Last Sunday, Kathleen Grimmett of Austin, Texas, was on the Internet trying to find information about her parents, Bill and Billie Lamb. Billie was her mother’s nickname; her given name was Vera. Ms. Grimmett’s father was a World War II veteran who wrote hundreds of letters home from France and Germany to his wife in Orlando, Fla.
COURTESY PHOTO | Marine 41 will be available to all East End marine units.
While residents celebrated Fourth of July weekend with fireworks, a team of law enforcement and explosives experts from across the East End were setting off a different kind of explosion: unexploded ordnance from World War II that was discovered off Gardiners Island Friday afternoon.
A group of federal officials doing a bird count discovered the unexploded weapons near Gardiners Point Island, located about five miles east of Orient Point, said Sgt. John Andrejack, commanding officer of the Suffolk County Sheriff’s Office marine unit.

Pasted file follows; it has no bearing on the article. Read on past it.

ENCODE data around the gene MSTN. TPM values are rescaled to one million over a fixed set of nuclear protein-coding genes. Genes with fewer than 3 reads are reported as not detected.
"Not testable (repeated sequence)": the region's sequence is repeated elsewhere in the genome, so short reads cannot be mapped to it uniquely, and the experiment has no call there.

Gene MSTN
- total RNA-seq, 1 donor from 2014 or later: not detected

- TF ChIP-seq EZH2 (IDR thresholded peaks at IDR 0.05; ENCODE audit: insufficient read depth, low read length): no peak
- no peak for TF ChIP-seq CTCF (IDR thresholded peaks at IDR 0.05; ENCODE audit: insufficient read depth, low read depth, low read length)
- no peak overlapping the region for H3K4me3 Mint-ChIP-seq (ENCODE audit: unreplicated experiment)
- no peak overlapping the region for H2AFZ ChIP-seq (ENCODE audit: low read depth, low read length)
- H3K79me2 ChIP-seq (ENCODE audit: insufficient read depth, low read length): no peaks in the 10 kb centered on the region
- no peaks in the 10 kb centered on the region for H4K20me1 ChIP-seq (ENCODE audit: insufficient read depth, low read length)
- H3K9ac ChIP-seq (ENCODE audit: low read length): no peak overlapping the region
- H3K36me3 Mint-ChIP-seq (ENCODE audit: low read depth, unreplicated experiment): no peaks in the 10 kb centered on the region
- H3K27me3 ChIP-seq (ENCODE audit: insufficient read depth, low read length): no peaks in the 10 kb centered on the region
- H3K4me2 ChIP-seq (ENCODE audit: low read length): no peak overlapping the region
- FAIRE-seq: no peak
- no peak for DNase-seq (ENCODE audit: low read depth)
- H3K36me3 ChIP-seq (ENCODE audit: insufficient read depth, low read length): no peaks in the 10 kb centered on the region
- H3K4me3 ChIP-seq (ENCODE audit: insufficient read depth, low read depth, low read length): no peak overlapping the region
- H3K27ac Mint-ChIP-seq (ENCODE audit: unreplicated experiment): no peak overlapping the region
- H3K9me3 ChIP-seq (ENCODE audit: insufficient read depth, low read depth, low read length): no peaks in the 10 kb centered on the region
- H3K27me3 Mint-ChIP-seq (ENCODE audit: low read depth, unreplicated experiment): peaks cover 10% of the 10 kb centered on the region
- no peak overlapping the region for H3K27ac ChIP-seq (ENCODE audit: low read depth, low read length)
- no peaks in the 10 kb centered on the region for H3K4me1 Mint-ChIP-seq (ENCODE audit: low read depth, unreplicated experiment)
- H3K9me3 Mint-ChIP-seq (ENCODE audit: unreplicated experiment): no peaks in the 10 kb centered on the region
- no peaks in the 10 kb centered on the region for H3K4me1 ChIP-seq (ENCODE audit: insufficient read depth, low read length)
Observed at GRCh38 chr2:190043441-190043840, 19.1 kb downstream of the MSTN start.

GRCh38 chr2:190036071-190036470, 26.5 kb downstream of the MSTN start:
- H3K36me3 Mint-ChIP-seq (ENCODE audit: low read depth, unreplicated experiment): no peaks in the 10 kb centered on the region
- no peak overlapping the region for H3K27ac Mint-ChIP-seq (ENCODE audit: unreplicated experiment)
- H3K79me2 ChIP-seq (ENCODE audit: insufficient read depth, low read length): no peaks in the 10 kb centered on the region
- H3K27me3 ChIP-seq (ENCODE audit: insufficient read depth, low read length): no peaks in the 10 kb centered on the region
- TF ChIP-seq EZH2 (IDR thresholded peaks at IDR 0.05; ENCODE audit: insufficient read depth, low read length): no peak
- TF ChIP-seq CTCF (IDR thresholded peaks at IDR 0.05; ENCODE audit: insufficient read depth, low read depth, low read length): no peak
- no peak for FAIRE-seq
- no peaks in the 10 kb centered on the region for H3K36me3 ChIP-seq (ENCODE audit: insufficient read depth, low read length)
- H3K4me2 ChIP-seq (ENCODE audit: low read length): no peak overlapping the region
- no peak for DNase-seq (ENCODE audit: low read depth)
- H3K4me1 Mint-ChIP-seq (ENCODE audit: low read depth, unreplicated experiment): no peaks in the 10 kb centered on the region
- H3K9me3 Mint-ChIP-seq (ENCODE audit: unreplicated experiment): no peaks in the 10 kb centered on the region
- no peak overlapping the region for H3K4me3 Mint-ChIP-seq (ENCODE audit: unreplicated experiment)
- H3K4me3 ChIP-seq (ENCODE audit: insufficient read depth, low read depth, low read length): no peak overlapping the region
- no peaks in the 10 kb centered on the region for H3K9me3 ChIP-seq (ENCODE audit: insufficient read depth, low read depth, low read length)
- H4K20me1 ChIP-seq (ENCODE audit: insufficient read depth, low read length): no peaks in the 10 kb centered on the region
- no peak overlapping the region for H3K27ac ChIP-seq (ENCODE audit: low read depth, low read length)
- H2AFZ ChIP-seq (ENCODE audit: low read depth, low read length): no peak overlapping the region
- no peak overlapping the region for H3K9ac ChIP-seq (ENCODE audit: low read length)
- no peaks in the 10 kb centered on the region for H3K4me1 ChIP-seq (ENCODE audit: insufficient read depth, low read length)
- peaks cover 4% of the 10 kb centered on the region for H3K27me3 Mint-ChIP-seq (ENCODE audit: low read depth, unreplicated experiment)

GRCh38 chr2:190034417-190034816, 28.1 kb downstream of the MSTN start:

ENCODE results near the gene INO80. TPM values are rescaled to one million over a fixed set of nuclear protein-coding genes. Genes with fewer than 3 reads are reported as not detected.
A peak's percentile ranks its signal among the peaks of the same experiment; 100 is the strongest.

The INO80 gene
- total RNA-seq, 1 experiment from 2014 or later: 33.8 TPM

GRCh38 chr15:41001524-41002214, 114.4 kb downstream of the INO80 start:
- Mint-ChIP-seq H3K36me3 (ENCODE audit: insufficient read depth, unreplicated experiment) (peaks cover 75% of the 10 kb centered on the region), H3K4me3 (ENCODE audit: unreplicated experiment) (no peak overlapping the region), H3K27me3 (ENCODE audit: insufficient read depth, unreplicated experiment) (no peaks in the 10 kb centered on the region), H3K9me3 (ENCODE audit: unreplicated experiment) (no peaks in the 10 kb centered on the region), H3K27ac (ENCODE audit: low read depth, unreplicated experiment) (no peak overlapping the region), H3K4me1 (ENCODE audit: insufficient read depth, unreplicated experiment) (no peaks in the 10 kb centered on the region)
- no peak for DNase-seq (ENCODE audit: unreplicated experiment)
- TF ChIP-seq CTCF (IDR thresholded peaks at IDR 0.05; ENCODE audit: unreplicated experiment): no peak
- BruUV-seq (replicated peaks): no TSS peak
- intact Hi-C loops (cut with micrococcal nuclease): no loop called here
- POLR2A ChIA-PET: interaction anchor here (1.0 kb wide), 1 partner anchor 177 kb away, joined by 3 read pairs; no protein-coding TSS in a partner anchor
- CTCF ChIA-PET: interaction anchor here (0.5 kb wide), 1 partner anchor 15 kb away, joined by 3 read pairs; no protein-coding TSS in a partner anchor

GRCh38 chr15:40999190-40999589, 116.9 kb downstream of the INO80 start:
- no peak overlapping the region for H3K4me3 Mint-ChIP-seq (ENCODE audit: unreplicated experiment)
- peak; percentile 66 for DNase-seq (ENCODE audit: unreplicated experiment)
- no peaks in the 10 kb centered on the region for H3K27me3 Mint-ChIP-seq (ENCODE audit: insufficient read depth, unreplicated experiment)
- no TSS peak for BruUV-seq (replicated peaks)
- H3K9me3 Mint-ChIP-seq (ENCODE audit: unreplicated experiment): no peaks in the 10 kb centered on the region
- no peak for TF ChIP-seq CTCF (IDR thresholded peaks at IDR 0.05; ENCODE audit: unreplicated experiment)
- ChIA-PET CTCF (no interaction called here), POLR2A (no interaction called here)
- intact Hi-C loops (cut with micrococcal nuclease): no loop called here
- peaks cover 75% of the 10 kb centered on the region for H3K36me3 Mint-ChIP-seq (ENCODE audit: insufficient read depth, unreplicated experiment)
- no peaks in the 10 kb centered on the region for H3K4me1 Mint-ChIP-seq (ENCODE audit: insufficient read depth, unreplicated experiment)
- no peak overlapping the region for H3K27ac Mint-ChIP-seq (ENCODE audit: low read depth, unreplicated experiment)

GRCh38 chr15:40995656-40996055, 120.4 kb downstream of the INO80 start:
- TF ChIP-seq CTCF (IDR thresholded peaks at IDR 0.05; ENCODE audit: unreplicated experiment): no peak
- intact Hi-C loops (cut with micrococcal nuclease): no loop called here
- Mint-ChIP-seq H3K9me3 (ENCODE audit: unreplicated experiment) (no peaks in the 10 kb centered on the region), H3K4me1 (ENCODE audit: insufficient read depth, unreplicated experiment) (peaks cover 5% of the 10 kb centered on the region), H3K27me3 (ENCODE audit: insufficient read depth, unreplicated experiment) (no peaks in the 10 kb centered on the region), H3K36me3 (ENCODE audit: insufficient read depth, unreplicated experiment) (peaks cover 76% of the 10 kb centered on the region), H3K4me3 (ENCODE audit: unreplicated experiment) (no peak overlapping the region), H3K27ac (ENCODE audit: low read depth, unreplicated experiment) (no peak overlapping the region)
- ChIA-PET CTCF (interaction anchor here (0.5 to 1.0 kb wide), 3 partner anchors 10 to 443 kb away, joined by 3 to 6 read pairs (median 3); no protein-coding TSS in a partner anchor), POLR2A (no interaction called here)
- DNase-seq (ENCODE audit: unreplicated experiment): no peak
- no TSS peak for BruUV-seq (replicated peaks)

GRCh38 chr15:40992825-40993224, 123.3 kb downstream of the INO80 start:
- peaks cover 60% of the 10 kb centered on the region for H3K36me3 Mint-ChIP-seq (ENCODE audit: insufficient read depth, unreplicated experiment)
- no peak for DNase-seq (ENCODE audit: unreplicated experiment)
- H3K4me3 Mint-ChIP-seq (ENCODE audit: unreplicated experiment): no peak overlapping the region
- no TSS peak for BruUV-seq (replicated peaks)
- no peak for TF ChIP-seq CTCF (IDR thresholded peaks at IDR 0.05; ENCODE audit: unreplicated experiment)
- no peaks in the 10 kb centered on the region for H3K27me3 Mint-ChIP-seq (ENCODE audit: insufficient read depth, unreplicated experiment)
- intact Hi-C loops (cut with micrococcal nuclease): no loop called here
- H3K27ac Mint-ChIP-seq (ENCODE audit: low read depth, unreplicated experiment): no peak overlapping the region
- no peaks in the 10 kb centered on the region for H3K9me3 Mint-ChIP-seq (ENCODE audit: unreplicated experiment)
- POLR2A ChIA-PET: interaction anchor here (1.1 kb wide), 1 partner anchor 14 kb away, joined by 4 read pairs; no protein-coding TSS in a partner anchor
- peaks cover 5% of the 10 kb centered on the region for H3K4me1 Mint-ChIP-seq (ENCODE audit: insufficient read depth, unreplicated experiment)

Suffolk County police were called to the scene about 12:50 p.m., police said.
Authorities believe the ordnance was uncovered by superstorm Sandy last fall. It was not immediately clear what type of explosives were discovered or where on the island they were found.
The area, nicknamed “The Ruins,” is a destroyed Spanish-American War-era fort that was used for target practice during World War II.
The East Hampton Marine Patrol assisted the Suffolk County police bomb squad, which detonated the explosives while officers from Riverhead and Southold police departments helped to secure a safe perimeter, authorities said.
Vessel 41, the county marine unit’s newest ship —designed to respond to nuclear, chemical or biological attacks or accidents — was activated for the operation, Sgt. Andrejack said.
The ordnance was detonated without incident, officials said.